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CAGP Newsletter Letter from founding President of the Canadian Academy of Geriatric Psychiatry

05 Dec 2016 10:31 AM | CAGP (Administrator)

A silver anniversary! Twenty-five years have rushed by in a blur of activity and achievement. It seems just recently Ken Leclair, Marie France Tourigny-Rivard and Lillian Thorpe sat with me at the front of a room at the Royal York with about 75 of our geriatric psychiatry colleagues to talk about the feasibility of a new Canadian organization as a home for psychiatrists practicing geriatric psychiatry. A year later, we formally declared the formation of the CAGP. North American geriatric psychiatry was coming of age at that point with major developments in the U.S. led by the AAGP and internationally with the formation of the IPA led by Sandy Finkel.  

Despite early challenges and uncertainties, the CAGP has flourished. Most importantly, it has fulfilled what I consider its two most important roles: a professional home for all of us and Canadian geriatric psychiatry, and a strong visible leadership organization to help guide the development of geriatric psychiatry and mental health. Our annual conferences are small jewels of Canadian psychiatry. The CAGP has hosted the two Canadian IPA International Congresses. The 1999 IPA International Congress in Vancouver still stands as one of the top two most successful Congresses in the IPA’s history. With David Conn and Ken LeClair’s leadership, the CAGP led the formation of CCSMH, which has helped fashion key sets of geriatric mental health guidelines on delirium, depression, LTC and suicide. Perhaps most notable has been the persistent and skilled negotiations over almost two decades to catalyze and lead the formation of the subspecialty of geriatric psychiatry in Canada. At a personal level, nothing has given me greater satisfaction than to see this come to fruition. Many were involved along the way, but special thanks needs to go to Melissa Andrew and Cathy Shea who brought this initiative across the finish line with the RCPSC.

In mentioning specific people I am very aware that we could create a long list of outstanding contributors and leaders over the past 25 years to whom we all owe a deep debt of gratitude. I’ll leave it to another time to flesh out the list more completely.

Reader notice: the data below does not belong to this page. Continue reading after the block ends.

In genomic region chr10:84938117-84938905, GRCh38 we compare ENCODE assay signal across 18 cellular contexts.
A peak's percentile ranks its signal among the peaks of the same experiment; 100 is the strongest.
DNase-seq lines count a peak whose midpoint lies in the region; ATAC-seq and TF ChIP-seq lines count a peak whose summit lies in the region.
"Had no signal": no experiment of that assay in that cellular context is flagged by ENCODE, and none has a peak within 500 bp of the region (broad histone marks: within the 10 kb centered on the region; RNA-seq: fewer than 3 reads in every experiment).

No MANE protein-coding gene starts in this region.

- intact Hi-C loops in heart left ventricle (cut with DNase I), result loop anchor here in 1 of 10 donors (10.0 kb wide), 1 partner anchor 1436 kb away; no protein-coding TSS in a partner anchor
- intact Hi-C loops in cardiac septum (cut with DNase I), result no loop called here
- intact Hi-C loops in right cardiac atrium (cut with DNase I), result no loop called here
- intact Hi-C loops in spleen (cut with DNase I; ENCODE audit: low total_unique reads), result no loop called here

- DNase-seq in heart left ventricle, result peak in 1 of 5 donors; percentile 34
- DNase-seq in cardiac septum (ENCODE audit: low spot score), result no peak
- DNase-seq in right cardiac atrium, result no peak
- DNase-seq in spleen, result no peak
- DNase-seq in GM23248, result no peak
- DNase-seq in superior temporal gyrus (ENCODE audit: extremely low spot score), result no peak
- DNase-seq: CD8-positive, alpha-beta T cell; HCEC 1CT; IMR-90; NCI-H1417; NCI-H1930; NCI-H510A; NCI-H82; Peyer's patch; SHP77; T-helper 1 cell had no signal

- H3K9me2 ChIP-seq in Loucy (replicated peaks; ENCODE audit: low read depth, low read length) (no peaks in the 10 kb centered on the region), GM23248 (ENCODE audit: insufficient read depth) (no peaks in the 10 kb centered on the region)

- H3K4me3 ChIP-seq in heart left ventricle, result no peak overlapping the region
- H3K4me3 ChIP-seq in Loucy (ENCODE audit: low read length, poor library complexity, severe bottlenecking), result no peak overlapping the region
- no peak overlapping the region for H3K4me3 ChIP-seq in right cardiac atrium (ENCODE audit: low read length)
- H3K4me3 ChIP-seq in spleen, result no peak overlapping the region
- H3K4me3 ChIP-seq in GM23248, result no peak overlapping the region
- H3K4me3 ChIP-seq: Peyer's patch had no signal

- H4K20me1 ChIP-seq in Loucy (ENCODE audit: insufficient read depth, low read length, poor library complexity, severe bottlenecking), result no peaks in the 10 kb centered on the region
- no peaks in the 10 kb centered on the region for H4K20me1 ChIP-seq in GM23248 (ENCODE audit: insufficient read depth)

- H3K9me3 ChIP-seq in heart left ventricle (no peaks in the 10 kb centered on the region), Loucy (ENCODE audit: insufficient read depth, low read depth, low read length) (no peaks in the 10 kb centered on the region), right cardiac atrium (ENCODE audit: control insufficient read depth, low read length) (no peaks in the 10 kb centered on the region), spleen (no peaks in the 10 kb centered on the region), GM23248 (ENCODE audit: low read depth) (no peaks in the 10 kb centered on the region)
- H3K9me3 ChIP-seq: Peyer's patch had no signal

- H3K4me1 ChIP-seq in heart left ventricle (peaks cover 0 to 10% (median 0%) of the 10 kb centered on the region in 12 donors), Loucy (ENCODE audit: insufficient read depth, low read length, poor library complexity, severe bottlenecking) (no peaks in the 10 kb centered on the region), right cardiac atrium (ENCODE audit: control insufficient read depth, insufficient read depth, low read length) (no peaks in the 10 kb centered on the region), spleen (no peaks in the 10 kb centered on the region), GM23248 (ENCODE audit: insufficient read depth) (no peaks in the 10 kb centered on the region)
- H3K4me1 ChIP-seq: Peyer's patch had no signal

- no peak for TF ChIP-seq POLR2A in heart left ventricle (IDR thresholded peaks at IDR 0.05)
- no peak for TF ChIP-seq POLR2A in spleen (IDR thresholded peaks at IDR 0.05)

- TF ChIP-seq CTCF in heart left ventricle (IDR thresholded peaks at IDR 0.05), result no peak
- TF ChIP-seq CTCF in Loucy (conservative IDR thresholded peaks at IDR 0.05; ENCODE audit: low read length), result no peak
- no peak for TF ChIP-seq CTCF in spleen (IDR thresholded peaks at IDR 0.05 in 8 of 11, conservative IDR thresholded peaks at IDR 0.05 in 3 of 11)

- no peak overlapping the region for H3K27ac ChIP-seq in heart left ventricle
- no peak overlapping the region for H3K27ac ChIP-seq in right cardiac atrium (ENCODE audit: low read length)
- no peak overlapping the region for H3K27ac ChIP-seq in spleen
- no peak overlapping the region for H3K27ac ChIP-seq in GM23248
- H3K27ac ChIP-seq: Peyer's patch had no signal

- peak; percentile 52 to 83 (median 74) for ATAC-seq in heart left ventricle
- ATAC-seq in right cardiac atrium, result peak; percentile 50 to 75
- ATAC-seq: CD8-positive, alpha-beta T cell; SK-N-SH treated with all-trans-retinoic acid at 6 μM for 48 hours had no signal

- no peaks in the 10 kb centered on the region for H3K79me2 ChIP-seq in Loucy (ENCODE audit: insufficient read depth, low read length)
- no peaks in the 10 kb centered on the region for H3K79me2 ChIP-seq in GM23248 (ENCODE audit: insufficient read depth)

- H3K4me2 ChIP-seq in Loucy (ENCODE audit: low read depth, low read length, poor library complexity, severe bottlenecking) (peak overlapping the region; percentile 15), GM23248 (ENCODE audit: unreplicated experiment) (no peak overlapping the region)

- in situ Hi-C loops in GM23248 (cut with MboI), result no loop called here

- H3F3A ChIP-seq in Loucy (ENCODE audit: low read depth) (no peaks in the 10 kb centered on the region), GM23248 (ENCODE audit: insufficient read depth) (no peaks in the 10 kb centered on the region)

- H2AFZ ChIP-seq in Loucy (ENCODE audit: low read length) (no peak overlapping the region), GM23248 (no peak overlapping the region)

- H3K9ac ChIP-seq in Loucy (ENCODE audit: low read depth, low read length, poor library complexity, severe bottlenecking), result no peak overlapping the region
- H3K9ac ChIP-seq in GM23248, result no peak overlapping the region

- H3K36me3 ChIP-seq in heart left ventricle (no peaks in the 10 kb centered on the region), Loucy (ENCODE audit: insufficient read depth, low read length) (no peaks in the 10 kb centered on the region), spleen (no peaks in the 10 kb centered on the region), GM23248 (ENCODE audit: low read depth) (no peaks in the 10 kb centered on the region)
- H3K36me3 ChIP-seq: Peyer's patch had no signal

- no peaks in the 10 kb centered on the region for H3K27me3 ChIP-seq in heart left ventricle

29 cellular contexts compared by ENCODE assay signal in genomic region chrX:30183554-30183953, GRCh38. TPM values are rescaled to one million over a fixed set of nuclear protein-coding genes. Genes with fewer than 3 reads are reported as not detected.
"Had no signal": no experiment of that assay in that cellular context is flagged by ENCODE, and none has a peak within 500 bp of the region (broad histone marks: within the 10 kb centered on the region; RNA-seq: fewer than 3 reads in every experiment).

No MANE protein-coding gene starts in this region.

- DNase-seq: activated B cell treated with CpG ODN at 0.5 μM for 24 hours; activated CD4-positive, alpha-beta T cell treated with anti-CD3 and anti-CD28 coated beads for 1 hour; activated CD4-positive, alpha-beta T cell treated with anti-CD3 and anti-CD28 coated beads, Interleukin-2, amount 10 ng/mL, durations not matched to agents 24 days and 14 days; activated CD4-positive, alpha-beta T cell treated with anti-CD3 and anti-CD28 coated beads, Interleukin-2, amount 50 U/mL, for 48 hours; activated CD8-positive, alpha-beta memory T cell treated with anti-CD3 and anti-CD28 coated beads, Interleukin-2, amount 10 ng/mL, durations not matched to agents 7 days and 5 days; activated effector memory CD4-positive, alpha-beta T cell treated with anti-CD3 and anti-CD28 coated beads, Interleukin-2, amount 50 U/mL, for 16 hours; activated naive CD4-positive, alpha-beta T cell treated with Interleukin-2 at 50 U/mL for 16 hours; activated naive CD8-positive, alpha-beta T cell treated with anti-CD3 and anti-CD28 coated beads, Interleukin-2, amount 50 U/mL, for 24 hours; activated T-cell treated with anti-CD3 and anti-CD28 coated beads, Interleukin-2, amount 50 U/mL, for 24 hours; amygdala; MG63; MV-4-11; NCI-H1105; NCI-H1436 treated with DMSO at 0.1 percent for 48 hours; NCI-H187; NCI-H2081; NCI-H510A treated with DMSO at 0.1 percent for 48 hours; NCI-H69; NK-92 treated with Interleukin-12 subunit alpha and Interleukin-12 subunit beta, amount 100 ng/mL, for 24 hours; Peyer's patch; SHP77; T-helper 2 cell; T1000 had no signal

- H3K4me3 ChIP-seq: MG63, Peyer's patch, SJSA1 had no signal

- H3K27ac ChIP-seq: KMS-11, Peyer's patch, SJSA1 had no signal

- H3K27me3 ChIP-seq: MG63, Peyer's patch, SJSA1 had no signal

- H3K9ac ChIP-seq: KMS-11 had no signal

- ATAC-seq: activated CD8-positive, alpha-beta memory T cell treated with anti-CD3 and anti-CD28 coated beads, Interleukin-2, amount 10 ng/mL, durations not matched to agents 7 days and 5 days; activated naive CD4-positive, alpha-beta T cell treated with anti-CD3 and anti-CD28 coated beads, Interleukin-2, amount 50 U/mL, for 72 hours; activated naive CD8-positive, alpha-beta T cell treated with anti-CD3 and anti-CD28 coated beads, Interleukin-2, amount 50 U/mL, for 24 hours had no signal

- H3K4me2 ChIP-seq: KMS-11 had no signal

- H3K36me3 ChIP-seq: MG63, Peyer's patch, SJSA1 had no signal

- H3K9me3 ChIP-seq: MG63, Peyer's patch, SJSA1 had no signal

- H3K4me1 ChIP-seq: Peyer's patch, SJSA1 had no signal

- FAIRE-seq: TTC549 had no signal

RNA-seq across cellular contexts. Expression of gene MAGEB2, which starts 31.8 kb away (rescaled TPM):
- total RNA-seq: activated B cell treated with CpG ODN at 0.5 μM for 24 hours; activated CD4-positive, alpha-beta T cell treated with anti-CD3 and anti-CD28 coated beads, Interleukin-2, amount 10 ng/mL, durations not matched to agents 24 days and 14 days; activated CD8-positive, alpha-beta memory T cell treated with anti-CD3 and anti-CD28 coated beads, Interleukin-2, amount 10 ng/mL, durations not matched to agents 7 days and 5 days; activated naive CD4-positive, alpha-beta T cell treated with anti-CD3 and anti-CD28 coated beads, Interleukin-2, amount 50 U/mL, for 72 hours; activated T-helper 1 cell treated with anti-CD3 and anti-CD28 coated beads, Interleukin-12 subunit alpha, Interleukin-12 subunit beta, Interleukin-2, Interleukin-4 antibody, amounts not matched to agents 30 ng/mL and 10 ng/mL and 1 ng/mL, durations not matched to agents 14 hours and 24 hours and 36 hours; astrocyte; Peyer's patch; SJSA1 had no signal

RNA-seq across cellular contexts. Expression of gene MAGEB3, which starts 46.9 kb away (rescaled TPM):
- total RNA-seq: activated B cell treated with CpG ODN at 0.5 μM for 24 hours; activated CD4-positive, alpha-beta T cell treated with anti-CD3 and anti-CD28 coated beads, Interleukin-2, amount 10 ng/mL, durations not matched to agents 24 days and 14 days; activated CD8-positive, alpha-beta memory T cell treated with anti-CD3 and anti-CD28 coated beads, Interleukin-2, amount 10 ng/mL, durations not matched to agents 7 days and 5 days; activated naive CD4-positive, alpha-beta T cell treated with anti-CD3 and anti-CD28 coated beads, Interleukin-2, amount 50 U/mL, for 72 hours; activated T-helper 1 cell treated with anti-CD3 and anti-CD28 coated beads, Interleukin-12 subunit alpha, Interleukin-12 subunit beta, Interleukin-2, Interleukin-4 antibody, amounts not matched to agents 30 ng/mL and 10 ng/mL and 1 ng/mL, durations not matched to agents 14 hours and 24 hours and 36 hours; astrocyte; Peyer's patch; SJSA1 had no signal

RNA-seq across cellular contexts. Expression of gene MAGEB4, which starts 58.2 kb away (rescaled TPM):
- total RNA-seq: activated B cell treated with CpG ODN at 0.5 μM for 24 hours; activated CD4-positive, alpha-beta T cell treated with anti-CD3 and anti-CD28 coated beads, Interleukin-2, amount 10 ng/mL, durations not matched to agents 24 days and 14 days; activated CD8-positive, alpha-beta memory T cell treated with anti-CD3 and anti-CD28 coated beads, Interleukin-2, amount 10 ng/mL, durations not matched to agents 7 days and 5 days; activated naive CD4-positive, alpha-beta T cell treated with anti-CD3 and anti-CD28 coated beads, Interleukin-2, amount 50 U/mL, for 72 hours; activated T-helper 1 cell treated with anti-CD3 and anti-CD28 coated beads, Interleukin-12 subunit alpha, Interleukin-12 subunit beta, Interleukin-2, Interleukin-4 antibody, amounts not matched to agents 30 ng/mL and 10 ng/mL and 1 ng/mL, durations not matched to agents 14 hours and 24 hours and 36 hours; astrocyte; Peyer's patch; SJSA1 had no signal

Where might we head now? I would say that a key role for the CAGP is to refine its structures and processes to proactively lead the national discussions now underway in Canada on how to develop mental health systems and services for the elderly. The Mental Health Commission has been a driver for change as has the CPA but, in my view, the CAGP is best positioned to convene the breadth and depth of expertise necessary to deeply inform change. The task is to build on our strong foundations and mount the vision, excitement and, most importantly, the assertiveness necessary to guide the evolution of geriatric mental health and psychiatry in Canada. To do this means setting specific system change goals and establishing the necessary organizational structures, processes and alliances so that we can be proactive in influencing leaders and policy makers.  

So, let’s congratulate ourselves and celebrate our achievements, and then look ahead. We have a lot to do, the people to do it and a bright future for the CAGP as we embark toward our golden anniversary in 2041.  

Warm regards to everyone.                                                                                                               

Joel Sadavoy, MD, FRCPC


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